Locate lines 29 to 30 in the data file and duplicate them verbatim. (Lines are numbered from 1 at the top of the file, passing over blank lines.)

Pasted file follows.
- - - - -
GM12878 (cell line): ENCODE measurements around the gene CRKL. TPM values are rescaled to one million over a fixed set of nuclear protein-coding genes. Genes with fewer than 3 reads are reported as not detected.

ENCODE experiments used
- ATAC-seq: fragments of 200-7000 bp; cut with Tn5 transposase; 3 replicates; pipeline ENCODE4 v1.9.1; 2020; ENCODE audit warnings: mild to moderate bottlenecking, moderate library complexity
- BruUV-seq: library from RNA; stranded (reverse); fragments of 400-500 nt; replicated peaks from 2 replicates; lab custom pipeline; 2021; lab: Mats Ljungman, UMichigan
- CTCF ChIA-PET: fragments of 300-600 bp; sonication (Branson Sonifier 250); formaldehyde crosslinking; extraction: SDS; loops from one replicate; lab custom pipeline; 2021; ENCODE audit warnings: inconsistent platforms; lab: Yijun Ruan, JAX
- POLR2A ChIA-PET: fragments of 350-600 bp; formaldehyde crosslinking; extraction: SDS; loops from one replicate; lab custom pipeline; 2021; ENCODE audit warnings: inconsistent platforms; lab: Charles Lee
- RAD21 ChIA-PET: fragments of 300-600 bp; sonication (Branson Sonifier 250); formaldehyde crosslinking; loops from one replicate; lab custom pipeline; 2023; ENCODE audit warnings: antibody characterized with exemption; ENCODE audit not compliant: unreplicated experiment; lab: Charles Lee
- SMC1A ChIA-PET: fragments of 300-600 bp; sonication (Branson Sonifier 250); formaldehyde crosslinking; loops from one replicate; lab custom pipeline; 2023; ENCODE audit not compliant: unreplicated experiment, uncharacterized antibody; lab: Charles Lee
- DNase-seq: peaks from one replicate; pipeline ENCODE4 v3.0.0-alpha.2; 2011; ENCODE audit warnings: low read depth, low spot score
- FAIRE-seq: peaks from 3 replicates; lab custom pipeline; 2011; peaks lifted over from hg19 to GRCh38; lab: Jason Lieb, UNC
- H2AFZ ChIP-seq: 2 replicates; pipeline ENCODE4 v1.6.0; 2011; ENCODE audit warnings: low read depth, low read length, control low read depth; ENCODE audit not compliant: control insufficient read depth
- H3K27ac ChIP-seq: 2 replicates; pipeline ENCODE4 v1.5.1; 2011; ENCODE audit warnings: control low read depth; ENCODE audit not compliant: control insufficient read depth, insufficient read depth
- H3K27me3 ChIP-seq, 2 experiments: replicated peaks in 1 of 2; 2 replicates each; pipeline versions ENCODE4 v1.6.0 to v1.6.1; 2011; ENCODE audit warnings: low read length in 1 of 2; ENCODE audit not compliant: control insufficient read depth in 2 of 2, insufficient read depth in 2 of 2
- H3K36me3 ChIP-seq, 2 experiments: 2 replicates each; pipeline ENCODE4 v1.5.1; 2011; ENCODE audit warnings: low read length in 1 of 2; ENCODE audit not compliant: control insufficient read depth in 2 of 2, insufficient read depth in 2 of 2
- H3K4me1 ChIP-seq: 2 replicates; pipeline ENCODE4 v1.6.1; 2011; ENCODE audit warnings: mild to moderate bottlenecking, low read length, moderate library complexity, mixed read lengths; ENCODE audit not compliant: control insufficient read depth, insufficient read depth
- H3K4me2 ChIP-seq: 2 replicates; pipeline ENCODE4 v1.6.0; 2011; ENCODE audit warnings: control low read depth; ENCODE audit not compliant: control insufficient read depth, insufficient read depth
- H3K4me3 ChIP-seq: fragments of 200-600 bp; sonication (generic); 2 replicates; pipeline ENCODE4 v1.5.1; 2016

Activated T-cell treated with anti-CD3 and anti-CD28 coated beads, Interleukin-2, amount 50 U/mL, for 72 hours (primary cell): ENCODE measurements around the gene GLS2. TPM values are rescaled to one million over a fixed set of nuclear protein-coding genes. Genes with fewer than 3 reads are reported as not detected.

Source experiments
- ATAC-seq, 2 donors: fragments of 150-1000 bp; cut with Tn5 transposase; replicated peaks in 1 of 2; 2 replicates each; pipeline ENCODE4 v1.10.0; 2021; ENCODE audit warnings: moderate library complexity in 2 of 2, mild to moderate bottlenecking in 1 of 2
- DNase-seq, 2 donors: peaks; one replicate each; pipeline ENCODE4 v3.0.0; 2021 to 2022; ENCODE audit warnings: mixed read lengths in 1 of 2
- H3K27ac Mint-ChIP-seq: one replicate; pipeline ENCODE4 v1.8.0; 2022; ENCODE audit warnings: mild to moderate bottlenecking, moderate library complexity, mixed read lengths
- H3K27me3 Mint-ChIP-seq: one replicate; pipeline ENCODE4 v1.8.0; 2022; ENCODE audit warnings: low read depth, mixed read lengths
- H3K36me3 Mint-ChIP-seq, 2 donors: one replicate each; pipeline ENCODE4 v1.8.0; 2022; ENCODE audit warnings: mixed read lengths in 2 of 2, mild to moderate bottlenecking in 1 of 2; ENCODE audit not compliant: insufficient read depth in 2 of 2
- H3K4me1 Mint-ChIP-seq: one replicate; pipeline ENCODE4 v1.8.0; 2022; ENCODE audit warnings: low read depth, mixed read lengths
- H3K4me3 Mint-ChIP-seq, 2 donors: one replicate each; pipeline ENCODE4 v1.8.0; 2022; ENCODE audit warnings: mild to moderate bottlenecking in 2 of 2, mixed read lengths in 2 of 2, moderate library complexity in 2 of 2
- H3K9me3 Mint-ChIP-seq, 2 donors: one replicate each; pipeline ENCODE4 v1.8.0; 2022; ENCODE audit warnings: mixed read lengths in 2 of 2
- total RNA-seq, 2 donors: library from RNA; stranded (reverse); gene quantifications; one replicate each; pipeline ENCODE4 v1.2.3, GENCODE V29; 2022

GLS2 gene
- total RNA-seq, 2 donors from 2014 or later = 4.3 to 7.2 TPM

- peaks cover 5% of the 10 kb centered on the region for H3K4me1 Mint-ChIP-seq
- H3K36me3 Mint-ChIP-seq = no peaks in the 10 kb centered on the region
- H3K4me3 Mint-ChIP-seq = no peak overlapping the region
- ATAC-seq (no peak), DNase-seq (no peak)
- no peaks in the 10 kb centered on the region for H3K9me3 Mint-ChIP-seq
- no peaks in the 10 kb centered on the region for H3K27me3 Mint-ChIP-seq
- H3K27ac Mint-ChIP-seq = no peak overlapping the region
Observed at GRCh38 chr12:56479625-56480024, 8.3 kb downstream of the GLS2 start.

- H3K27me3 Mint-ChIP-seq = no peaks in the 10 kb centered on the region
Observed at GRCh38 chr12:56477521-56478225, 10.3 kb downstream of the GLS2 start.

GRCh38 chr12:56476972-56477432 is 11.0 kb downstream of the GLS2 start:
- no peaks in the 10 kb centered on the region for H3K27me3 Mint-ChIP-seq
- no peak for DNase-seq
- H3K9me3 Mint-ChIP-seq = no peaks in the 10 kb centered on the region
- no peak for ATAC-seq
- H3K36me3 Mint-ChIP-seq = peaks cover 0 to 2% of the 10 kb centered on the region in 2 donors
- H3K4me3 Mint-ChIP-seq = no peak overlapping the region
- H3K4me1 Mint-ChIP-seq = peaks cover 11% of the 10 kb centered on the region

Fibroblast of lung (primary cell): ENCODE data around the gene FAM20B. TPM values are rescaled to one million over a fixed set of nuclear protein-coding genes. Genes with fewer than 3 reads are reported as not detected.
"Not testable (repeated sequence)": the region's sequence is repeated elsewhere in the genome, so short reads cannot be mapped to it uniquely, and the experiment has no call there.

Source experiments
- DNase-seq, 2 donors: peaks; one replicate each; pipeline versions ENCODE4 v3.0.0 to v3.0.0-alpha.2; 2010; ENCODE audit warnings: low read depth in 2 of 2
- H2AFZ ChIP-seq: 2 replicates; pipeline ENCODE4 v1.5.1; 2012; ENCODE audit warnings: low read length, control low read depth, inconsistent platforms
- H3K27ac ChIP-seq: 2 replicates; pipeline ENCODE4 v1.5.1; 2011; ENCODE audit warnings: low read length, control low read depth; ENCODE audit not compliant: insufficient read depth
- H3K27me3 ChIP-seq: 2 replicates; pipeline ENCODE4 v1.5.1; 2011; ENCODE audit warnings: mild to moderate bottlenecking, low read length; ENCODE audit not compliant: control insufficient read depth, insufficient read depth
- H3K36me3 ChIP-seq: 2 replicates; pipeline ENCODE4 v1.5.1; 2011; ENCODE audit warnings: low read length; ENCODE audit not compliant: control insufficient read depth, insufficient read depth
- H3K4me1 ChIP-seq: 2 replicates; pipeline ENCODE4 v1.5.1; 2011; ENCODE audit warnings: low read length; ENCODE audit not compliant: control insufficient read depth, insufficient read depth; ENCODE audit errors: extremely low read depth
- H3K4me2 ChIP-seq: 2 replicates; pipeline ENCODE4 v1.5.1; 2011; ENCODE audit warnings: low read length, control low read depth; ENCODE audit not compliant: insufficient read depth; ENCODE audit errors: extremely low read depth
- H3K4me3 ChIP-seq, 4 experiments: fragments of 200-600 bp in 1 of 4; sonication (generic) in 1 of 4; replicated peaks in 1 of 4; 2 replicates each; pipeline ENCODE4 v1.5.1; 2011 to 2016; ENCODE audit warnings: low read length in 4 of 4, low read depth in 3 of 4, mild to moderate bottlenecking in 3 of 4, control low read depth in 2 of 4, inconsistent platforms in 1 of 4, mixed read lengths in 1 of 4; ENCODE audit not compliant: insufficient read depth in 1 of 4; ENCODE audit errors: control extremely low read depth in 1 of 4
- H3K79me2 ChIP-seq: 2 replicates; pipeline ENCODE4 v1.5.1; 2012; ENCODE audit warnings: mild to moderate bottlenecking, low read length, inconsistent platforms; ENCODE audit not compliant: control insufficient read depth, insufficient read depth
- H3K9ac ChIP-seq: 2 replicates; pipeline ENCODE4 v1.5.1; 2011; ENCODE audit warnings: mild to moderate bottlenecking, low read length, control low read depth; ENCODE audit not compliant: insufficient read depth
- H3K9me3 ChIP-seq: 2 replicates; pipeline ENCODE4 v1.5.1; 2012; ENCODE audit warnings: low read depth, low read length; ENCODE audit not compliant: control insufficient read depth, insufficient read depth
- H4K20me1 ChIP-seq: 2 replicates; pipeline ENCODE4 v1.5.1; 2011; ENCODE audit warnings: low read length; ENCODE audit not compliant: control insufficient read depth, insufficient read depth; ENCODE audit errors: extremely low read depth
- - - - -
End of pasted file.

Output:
GLS2 gene
- total RNA-seq, 2 donors from 2014 or later = 4.3 to 7.2 TPM